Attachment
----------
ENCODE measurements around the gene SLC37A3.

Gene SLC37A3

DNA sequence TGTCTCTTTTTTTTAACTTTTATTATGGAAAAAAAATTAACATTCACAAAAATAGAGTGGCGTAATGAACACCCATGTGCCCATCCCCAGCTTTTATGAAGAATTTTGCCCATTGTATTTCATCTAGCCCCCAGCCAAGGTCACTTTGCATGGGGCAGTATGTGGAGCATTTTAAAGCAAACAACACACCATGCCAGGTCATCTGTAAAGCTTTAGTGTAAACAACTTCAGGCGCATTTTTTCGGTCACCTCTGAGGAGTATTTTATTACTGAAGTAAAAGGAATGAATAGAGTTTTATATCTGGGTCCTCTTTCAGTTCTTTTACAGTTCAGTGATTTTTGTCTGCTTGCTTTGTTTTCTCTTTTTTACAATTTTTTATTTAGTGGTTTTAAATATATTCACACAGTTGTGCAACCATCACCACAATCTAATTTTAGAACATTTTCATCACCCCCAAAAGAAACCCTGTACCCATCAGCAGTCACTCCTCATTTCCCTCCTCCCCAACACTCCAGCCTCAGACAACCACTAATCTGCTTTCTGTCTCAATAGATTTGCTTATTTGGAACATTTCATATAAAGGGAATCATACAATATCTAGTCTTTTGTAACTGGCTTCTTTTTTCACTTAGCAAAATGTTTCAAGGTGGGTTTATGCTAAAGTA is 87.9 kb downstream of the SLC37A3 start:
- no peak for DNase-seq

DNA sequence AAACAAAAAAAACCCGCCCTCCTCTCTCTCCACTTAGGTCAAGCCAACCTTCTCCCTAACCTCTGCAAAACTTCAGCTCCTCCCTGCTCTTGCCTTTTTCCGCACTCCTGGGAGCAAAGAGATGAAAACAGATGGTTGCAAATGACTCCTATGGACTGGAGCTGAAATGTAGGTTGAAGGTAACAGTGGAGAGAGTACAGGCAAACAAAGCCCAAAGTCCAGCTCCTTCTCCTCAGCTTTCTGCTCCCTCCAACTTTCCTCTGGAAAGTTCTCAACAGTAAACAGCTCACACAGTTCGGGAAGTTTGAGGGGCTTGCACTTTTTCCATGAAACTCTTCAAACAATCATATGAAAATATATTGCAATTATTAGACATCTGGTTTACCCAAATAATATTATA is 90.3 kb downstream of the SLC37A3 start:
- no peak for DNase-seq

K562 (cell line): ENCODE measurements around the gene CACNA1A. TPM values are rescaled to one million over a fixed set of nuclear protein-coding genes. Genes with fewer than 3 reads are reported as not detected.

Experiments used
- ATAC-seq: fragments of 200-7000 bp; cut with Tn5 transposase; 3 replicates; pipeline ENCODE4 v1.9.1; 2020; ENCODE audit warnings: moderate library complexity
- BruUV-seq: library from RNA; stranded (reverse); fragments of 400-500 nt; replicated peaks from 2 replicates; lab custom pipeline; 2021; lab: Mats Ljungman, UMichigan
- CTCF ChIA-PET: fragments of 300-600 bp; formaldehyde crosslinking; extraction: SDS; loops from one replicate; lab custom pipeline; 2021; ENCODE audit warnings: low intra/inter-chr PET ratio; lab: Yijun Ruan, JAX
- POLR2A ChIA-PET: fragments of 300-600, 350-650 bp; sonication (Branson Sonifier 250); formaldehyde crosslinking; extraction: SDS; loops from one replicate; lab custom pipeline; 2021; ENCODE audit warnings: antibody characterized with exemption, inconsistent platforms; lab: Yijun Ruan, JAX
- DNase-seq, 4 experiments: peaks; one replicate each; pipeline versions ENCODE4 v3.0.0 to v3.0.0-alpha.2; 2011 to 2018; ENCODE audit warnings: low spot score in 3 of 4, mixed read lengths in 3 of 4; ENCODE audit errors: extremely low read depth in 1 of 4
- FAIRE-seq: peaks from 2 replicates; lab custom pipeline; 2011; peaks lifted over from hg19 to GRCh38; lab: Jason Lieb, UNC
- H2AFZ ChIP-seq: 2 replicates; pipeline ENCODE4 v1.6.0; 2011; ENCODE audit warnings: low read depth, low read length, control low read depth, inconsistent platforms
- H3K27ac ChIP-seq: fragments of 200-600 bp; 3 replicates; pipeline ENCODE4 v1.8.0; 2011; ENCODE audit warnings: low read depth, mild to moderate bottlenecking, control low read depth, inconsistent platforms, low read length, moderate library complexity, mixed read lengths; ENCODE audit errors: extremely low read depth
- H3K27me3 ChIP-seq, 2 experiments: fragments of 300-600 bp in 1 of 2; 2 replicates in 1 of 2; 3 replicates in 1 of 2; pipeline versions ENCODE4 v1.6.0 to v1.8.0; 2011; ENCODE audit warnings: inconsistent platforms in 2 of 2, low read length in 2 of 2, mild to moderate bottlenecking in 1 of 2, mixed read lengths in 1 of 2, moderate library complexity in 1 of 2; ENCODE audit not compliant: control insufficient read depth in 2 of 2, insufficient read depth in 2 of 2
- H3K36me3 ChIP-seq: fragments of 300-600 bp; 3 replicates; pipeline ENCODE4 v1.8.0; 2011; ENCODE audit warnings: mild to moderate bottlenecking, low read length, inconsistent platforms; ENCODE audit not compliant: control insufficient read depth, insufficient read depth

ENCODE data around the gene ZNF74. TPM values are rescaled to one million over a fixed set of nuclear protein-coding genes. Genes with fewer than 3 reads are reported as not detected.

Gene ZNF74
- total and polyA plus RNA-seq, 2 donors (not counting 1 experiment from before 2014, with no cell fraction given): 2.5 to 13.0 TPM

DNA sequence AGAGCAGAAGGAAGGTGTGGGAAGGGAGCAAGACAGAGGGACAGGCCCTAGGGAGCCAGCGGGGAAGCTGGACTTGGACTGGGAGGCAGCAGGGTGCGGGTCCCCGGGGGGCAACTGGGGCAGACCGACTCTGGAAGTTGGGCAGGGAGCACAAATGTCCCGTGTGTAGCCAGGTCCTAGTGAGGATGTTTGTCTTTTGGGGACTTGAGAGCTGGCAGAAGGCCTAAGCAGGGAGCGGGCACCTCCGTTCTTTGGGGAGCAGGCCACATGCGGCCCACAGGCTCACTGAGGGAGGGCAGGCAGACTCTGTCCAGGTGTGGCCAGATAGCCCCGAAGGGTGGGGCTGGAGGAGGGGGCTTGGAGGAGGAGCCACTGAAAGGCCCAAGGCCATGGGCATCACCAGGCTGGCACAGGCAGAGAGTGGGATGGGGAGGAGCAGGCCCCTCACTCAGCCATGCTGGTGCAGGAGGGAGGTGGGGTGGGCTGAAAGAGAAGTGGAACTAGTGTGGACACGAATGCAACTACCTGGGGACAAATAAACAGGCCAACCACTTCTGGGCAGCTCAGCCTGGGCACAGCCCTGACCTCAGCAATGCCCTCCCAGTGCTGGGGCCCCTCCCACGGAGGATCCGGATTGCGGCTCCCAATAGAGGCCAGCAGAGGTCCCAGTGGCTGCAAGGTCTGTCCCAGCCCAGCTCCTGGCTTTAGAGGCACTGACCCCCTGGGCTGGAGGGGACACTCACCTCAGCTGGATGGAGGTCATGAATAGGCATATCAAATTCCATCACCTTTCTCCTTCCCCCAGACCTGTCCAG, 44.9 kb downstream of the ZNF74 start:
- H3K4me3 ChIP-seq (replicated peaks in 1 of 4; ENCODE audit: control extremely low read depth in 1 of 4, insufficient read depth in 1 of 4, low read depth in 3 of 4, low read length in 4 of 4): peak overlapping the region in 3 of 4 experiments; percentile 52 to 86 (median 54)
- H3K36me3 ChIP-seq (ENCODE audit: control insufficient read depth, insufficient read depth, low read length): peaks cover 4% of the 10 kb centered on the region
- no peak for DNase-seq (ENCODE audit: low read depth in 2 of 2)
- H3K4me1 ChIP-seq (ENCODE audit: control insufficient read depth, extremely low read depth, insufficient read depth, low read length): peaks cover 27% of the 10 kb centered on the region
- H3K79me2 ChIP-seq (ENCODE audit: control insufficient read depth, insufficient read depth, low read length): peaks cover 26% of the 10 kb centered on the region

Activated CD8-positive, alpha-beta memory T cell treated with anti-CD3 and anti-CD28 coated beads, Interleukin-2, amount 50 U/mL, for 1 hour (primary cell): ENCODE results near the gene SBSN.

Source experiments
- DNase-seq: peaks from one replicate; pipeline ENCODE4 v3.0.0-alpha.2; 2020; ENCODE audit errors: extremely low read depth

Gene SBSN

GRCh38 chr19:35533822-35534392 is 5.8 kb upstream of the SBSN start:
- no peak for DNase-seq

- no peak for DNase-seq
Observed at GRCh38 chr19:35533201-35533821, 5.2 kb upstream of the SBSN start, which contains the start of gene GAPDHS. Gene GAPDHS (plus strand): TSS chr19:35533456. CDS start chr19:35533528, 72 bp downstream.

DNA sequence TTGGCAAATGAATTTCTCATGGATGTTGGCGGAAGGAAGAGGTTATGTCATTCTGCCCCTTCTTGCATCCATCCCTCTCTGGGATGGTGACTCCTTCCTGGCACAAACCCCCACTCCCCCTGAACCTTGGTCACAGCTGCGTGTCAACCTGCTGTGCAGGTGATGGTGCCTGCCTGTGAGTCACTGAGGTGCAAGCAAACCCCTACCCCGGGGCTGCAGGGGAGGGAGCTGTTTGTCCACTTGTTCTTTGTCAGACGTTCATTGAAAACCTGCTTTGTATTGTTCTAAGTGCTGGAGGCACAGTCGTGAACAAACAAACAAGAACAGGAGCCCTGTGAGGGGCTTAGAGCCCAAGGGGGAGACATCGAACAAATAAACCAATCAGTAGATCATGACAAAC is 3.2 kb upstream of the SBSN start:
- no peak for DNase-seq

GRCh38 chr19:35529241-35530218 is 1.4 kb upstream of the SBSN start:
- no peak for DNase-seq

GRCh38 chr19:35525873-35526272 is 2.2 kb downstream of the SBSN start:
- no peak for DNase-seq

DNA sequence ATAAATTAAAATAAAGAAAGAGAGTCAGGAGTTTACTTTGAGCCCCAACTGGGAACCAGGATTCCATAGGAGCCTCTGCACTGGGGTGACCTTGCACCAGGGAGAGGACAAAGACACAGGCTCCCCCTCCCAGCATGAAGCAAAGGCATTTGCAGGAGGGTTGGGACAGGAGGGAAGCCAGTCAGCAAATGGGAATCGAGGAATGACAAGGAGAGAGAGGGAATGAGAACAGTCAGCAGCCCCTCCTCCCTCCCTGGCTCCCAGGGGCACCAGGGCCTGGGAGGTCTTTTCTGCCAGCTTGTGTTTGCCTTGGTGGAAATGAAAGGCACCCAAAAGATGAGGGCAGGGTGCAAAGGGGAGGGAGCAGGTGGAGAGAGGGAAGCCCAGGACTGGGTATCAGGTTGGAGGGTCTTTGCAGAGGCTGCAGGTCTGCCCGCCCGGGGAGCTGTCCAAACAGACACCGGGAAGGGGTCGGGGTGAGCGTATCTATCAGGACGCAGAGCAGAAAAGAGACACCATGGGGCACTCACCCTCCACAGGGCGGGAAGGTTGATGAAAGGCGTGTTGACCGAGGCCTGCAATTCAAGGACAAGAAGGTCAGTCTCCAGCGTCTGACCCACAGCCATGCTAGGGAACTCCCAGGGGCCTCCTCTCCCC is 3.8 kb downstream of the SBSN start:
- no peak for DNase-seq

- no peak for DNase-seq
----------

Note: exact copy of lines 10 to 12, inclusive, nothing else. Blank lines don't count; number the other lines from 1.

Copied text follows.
- BruUV-seq: library from RNA; stranded (reverse); fragments of 400-500 nt; replicated peaks from 2 replicates; lab custom pipeline; 2021; lab: Mats Ljungman, UMichigan
- CTCF ChIA-PET: fragments of 300-600 bp; formaldehyde crosslinking; extraction: SDS; loops from one replicate; lab custom pipeline; 2021; ENCODE audit warnings: low intra/inter-chr PET ratio; lab: Yijun Ruan, JAX
- POLR2A ChIA-PET: fragments of 300-600, 350-650 bp; sonication (Branson Sonifier 250); formaldehyde crosslinking; extraction: SDS; loops from one replicate; lab custom pipeline; 2021; ENCODE audit warnings: antibody characterized with exemption, inconsistent platforms; lab: Yijun Ruan, JAX